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Tools & Equipment for Slaughtering Poultry

Updated February 21, 2017

Slaughtering poultry at home offers a number of advantages for the small farmer, including reducing stress on the birds since they won't require transportation. When performed properly, slaughtering your own poultry is more humane than commercial processing and can reduce the safety risks associated with large-scale slaughter. Home slaughter without the right tools and techniques is risky, however. Use the appropriate tools, and take safety precautions to ensure a successful poultry slaughter.

Knives

Never use a dull knife for slaughtering as it reduces the chance of a clean kill. According to the University of Minnesota, you should sharpen all knives before any processing begins. Any sharp knife, including boning and cutting knives, is a useful tool for killing. Knives with thin, very sharp points and blades make processing easier.

Rope

A short piece of sturdy rope is used to suspend the birds for killing. The rope prevents them from escaping and reduces scratching and other injuries from simply holding the birds by their feet. The University of Minnesota recommends placing a small square of plywood with a hole drilled in the middle onto the rope. Secure the piece of wood with a knot to reduce the chance that the rope will come loose during the slaughter. Suspend birds from a tree branch, post, clothesline or any other secure point above the ground.

Cone

Use a metal cone or funnel when slaughtering chickens to help channel blood from the jugular to the ground or a container, reducing splatter and mess. Large cones also help secure the bird by pinning its wings to its body, preventing flapping. Place the entire bird upside down in the cone, with the head protruding from the bottom. Allow exposure of enough of the head for a clean cut just under the jaw.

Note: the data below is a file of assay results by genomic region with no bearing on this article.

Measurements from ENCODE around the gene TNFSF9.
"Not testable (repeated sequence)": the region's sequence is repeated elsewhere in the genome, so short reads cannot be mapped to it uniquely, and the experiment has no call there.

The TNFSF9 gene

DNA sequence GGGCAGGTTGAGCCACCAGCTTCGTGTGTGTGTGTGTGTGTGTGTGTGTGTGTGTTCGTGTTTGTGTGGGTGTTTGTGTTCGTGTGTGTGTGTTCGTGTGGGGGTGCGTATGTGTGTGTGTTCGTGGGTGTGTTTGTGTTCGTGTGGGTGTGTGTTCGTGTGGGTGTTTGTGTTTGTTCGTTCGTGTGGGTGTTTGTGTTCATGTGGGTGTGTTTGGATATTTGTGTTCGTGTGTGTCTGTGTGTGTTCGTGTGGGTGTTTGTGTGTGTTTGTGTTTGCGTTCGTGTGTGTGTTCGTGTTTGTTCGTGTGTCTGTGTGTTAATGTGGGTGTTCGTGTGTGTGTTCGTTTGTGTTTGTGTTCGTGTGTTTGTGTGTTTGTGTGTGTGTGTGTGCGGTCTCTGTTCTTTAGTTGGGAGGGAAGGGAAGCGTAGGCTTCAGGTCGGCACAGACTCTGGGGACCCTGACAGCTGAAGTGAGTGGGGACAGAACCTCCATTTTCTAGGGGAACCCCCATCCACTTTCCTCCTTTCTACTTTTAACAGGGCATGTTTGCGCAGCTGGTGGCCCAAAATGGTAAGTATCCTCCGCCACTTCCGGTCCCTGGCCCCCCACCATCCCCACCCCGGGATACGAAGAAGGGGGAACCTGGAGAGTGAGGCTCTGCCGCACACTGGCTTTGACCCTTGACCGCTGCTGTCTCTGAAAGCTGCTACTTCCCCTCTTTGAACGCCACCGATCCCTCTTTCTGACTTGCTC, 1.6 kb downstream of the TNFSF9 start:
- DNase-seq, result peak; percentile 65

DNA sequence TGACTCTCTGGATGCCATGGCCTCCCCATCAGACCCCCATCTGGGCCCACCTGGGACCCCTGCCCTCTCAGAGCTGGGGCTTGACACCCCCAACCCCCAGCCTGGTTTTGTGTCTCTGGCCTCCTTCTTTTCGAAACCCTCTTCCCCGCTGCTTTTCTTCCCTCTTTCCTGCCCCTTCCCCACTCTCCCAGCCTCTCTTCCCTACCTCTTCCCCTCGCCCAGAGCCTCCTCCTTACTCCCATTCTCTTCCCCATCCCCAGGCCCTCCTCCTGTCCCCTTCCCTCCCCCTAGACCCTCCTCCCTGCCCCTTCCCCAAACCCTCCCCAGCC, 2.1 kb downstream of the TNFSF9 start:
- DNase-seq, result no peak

Bucket

Poultry slaughter can occur over bare ground or over a bucket or other container. Using a container to collect spilt blood greatly reduces mess levels and the chances of contaminating the area. Choose a container tall enough to catch all the blood without much splatter and wide enough to place both of your hands and a knife inside. If the bird is suspended with its head inside the bucket, the entire slaughtering process can take place without much mess.

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About the Author

G.D. Palmer is a freelance writer and illustrator living in Milwaukee, Wis. She has been producing print and Web content for various organizations since 1998 and has been freelancing full-time since 2007. Palmer holds a Bachelor of Arts degree in writing and studio art from Beloit College in Beloit, Wis.